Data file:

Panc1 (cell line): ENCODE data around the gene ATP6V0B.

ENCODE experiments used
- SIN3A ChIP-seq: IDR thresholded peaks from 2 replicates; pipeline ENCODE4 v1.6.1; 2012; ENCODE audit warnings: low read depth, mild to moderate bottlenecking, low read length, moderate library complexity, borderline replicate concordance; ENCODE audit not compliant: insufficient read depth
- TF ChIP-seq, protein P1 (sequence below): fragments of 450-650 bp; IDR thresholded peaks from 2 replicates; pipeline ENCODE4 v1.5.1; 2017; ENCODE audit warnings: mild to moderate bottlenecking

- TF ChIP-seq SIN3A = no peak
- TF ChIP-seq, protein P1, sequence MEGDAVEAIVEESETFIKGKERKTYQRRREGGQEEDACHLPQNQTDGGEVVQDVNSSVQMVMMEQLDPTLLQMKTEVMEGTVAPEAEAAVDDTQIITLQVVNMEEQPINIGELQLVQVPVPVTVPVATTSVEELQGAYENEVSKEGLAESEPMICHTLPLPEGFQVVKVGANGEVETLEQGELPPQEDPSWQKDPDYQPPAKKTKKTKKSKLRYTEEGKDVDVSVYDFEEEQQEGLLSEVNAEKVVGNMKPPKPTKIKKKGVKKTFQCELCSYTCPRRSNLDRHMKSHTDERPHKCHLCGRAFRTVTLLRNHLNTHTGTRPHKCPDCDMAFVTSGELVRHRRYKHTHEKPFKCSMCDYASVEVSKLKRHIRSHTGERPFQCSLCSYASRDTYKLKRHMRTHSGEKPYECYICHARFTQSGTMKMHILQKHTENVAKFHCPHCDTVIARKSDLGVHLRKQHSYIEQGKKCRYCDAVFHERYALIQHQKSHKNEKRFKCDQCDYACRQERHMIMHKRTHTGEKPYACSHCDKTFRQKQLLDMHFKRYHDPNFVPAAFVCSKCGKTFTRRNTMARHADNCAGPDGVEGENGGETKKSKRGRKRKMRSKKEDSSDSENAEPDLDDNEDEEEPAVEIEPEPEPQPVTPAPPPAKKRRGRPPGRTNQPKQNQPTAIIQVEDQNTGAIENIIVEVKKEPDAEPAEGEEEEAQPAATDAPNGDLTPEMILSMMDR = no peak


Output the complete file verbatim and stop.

Panc1 (cell line): ENCODE data around the gene ATP6V0B.

ENCODE experiments used
- SIN3A ChIP-seq: IDR thresholded peaks from 2 replicates; pipeline ENCODE4 v1.6.1; 2012; ENCODE audit warnings: low read depth, mild to moderate bottlenecking, low read length, moderate library complexity, borderline replicate concordance; ENCODE audit not compliant: insufficient read depth
- TF ChIP-seq, protein P1 (sequence below): fragments of 450-650 bp; IDR thresholded peaks from 2 replicates; pipeline ENCODE4 v1.5.1; 2017; ENCODE audit warnings: mild to moderate bottlenecking

- TF ChIP-seq SIN3A = no peak
- TF ChIP-seq, protein P1, sequence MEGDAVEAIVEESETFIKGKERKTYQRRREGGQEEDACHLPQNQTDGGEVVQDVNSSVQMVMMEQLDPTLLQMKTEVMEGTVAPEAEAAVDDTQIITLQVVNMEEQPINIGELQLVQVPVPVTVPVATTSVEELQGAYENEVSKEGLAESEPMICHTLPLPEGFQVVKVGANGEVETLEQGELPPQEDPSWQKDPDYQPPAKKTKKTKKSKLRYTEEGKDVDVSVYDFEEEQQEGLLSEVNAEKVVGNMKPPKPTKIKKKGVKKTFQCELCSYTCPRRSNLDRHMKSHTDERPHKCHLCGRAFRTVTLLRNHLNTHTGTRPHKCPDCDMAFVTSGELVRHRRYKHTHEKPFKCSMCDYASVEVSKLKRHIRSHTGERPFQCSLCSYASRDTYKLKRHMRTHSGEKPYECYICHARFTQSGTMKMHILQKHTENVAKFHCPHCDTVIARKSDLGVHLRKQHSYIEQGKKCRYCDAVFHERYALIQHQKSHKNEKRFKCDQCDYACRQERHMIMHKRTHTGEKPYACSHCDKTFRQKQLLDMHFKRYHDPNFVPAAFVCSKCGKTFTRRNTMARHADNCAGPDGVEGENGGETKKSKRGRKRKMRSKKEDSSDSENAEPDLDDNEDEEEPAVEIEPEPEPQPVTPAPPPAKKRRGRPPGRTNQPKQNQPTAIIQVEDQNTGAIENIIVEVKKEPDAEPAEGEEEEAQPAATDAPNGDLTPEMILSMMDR = no peak